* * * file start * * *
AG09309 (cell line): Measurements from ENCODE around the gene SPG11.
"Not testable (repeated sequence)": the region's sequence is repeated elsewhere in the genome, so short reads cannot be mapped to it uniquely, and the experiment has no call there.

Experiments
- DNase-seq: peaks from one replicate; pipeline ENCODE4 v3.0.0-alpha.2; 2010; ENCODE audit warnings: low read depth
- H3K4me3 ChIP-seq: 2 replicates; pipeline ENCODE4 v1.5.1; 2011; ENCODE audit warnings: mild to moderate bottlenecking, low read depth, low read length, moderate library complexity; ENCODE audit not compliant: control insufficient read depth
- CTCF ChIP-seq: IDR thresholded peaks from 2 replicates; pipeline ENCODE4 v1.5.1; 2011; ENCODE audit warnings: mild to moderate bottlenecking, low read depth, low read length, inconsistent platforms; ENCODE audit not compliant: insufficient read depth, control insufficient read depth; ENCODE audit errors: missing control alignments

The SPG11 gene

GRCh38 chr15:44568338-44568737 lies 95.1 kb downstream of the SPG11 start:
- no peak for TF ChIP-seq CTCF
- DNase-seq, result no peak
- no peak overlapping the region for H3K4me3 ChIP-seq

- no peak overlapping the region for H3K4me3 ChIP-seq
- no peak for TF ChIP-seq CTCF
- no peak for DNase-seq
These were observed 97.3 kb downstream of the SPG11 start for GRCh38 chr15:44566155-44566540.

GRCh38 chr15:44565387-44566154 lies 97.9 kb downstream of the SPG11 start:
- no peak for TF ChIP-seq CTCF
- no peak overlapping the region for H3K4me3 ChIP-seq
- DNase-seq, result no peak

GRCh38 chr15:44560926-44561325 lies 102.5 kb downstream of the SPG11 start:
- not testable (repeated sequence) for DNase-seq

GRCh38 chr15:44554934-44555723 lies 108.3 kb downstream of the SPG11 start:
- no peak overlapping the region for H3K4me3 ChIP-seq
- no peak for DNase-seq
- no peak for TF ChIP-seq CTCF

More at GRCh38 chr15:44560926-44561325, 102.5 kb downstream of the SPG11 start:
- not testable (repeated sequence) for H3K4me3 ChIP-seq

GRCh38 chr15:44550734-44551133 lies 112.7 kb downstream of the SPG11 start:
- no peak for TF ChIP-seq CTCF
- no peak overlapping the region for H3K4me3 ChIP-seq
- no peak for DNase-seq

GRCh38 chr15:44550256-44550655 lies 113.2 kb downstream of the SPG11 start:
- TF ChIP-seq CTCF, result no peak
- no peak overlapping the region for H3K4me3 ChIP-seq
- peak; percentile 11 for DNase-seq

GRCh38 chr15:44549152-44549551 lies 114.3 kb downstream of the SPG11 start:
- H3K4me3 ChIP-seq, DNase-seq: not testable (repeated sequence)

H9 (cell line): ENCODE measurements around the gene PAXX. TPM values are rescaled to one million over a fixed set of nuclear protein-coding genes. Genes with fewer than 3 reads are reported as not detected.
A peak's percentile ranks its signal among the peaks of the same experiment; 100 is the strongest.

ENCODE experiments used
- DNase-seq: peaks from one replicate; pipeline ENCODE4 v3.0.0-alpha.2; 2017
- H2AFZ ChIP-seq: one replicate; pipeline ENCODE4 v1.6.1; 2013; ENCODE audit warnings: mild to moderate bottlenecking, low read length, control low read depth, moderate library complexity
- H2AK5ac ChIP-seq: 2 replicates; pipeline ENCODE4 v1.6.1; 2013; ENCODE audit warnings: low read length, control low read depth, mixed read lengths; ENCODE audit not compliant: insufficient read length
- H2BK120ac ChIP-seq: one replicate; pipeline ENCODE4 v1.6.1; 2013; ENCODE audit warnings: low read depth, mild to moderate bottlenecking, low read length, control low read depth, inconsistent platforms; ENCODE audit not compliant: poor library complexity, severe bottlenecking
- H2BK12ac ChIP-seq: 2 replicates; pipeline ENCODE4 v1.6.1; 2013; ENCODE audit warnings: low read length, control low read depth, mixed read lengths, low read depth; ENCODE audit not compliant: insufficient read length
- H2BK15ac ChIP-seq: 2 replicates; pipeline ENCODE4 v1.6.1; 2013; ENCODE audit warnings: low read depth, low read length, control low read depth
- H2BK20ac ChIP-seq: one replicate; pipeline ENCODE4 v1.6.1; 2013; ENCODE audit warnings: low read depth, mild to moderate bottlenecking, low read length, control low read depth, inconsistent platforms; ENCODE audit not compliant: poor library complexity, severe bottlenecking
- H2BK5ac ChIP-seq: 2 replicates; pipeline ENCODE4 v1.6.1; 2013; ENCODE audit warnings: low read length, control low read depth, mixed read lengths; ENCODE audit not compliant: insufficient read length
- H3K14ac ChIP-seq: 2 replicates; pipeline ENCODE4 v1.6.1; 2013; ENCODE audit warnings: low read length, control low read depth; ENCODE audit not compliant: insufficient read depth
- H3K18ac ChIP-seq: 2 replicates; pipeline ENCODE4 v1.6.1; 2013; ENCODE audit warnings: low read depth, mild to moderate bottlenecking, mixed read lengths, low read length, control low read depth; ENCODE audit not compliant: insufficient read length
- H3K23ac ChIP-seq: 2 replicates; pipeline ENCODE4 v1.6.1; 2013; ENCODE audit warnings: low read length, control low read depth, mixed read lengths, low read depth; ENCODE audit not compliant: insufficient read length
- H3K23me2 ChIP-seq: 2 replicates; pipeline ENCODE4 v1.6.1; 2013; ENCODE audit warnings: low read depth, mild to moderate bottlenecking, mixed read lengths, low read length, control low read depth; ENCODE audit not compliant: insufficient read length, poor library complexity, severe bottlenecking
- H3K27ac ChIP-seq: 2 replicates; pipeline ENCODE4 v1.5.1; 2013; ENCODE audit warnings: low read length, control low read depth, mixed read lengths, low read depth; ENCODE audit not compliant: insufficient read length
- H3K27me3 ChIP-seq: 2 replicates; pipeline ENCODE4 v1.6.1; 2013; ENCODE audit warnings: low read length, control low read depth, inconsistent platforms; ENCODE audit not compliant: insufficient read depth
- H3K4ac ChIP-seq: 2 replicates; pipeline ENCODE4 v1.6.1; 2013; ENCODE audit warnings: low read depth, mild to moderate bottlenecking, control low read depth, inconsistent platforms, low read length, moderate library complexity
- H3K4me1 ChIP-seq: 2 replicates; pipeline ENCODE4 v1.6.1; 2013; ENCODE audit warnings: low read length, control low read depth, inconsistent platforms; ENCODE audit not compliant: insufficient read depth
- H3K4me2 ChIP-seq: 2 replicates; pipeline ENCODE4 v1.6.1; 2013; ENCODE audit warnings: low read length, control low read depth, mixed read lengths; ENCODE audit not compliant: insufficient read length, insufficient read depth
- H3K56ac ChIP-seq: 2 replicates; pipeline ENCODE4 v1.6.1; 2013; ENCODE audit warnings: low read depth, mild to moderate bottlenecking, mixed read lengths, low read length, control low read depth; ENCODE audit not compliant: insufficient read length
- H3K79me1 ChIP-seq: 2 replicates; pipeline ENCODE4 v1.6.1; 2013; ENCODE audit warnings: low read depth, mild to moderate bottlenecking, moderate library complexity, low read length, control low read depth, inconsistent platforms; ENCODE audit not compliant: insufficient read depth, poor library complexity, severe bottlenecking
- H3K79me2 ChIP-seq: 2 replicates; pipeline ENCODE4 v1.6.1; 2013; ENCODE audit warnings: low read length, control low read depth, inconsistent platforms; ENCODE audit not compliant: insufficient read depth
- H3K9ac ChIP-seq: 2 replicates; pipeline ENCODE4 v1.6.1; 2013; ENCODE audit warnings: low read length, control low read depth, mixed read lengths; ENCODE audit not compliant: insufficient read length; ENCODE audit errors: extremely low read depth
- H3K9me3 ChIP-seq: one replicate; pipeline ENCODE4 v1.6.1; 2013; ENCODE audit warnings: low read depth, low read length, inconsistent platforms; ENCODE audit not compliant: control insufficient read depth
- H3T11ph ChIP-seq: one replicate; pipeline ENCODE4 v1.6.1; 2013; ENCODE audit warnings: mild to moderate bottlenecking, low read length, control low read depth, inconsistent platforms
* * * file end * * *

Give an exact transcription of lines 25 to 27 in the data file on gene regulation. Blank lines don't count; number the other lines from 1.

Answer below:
- no peak for TF ChIP-seq CTCF

More at GRCh38 chr15:44560926-44561325, 102.5 kb downstream of the SPG11 start:
- not testable (repeated sequence) for H3K4me3 ChIP-seq